Edited by Robert Kolb and Gloria Gaggioli
Chapter 13: A lex favorabilis? Resolving norm conflicts between human rights law and humanitarian law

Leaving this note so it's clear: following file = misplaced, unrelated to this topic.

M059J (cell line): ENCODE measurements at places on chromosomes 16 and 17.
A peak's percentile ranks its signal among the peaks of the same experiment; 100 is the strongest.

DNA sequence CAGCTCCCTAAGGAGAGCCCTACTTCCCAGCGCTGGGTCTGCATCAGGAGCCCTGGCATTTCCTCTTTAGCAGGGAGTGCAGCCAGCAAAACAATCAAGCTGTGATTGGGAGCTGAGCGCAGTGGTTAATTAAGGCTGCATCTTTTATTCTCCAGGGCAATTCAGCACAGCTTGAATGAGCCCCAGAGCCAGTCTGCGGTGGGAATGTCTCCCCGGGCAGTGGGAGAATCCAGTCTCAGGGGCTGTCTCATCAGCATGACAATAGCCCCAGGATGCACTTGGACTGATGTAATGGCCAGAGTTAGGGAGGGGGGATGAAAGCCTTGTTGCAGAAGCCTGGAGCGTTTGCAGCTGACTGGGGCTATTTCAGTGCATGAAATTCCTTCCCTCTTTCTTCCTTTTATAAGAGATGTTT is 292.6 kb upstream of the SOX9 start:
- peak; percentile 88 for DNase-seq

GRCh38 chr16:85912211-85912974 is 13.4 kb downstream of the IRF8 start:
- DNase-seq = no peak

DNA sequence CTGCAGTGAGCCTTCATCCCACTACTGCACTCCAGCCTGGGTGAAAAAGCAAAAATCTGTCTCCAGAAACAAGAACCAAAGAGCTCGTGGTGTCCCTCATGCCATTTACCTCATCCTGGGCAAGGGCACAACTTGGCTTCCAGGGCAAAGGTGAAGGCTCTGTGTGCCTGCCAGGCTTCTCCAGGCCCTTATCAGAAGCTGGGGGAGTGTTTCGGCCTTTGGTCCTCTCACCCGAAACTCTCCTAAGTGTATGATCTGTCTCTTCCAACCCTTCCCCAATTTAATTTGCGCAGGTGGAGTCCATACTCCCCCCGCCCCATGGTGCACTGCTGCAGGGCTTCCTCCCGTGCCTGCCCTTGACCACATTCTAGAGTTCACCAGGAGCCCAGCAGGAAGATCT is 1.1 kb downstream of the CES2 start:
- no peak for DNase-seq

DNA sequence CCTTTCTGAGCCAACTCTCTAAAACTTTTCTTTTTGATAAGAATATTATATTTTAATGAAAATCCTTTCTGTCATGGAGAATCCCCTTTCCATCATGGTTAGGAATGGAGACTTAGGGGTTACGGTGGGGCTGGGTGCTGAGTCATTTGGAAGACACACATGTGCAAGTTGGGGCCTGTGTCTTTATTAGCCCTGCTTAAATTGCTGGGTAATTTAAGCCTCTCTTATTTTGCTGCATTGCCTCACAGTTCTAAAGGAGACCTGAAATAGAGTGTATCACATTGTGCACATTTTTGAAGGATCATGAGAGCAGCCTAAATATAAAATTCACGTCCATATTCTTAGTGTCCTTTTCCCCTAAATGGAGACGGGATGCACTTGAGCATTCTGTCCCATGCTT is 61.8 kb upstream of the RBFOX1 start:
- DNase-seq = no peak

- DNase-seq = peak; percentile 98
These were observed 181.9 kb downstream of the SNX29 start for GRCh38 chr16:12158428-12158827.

The purpose of this chapter is to examine the relevance of the ‘principle of the most favourable’ in the relationship between international humanitarian law (IHL) and human rights law (HRL), especially when IHL and HRL norms conflict with one another. In other words, this chapter seeks to answer the question of whether the conflicts of norms between IHL and HRL can (or must) be solved in the way that is the most favourable to the individual. This solution has been put forward, in varying ways, by several authors and international human rights institutions.1 However, the principle of the primacy of the most favourable norm is still generally considered to be a rule of norm conflict confined to HRL. Accordingly, even though there is a debate in doctrine as to which norm prevails when HRL and IHL are applied simultaneously (that is, in time of armed conflict), the ‘principle of the most favourable’ is largely ignored in this respect. A study on the meaning and implications of the principle in international law was thus needed to assess its effect on conflicting obligations flowing from HRL and IHL. Since the ‘principle of the most favourable’ is usually considered to be specific to HRL, this article first examines the purpose of the principle in HRL (section 2). Then, it addresses the question of whether such a principle exists in IHL (section 3). Finally, the article considers the extent to which the principle could be taken as a rule of norm conflict (as far as States are concerned)
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